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Self-support techniques after a major incident

Policing is exciting, challenging and often dangerous work. It involves adjusting to everyday exposure, to incidents and situations that for more people might only happen once in a lifetime.

What makes an incident traumatic?

Some incidents can be harder to process over the first four weeks than others. Examples include:

  • Particularly graphic or extreme incidents (such as terror attacks).
  • Incidents involving children, the vulnerable, or someone familiar to us.
  • Events which take place on an otherwise pleasant day (such as a birthday, or other celebration).
  • Incidents or scenes which did not make sense or which conflict with our world view.

It is common to experience a series of challenging incidents, one after the other. Healthy processing of such incidents is essential in policing to reset the stress response, to file events as past, and to move on to the next job.

As the nature of crime changes, so do the different types of trauma exposure police might experience. It is well recognised that different types of trauma exposure call on us to adopt different coping strategies: to prepare ourselves for what we are about to experience, to manage our response to the experience, to make sense of what we experience, and to move on.

Here, we offer tips and coping strategies which may be helpful for different people at different times for different types of incidents.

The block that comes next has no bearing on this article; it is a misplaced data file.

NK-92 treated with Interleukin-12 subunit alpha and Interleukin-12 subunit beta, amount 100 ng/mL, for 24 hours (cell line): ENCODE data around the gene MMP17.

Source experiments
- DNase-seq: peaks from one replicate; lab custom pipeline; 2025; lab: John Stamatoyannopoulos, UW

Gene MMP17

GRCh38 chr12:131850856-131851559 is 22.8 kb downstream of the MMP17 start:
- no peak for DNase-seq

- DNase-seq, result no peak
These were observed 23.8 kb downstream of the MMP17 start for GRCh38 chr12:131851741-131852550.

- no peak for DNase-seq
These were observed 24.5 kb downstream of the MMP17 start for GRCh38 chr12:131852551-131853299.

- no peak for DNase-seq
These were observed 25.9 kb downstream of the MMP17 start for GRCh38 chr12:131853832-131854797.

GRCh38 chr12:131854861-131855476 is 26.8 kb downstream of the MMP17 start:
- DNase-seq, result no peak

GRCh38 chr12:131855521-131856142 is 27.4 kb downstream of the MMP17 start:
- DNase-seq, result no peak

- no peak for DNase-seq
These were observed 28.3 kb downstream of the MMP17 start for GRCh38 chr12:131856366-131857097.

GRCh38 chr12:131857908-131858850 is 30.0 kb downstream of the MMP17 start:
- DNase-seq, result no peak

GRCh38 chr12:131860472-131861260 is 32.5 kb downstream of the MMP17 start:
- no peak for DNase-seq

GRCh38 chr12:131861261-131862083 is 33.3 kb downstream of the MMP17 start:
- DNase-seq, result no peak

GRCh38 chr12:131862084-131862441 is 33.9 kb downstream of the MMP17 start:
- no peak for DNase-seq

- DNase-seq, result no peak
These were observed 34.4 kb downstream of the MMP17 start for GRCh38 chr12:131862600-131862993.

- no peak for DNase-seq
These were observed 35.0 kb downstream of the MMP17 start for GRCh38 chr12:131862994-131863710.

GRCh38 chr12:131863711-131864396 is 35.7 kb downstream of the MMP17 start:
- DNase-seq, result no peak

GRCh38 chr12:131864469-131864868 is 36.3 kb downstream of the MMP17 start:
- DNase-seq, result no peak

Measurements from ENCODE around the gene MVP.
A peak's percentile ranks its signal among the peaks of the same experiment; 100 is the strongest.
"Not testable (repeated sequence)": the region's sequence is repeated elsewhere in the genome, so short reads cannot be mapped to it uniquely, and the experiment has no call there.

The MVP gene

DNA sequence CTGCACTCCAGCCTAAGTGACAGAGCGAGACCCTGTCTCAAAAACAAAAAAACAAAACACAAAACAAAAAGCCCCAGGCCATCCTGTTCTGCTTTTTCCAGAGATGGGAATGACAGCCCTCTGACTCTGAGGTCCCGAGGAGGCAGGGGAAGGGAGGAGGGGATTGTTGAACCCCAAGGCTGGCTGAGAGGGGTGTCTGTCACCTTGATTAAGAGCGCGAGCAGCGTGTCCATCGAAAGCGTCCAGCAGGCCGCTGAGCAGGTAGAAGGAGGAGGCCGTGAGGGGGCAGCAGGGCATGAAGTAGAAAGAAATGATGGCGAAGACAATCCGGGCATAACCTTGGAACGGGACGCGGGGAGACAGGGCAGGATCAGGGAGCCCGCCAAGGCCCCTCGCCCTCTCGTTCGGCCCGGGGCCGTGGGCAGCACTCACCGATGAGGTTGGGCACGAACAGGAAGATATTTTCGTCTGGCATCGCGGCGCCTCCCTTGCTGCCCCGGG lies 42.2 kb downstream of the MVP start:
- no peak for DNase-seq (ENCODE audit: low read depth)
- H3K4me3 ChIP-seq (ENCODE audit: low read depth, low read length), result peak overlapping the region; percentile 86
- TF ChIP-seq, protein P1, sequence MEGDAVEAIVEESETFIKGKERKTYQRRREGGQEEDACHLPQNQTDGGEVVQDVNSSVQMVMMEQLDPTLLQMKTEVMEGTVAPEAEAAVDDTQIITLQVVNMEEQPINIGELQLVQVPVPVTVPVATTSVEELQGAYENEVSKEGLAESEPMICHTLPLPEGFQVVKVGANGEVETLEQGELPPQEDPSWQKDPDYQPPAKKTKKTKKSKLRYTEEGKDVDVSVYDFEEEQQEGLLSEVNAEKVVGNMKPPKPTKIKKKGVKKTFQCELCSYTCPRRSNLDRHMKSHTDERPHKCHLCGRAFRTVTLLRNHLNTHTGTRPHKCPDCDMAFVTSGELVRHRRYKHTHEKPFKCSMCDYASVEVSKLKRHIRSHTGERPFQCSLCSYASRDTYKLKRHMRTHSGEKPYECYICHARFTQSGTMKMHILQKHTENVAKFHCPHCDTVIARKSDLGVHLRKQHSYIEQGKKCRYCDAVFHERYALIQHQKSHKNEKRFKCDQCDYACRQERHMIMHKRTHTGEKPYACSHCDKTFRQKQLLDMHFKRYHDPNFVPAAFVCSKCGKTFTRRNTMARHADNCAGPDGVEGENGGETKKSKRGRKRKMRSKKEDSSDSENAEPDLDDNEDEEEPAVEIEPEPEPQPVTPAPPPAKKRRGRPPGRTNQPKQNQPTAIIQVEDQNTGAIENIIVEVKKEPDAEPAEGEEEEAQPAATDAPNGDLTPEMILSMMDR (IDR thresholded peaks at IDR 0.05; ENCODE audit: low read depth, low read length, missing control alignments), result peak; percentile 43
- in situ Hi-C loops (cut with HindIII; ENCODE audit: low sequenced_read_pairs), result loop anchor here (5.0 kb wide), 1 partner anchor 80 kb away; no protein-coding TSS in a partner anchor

One example of where trauma exposure type can be a risk to wellbeing is with the case of Body Worn Video. If an officer's role typically involves an active response to an incident, their brain may well become accustomed to preparing for active engagement during exposure.

Subsequent exposure to passive Body Work Video footage (especially from another officer's point of view) could be unexpectedly distressing, because the sense of being able to do something about the situation has been taken away. The officer in question may then experience feelings of helplessness which they did not at the actual scene.

The first 24 hours

The first 48 hours

The first month

The first 3 months

The first year

When to seek further help and where to go

If you are experiencing difficulties as a result of trauma impact (including investigative procedures) and you would like some support, contact your EAP, Police Care UK, Police Federation rep, or your Staff Association.

Start a conversation. Don't go it alone.

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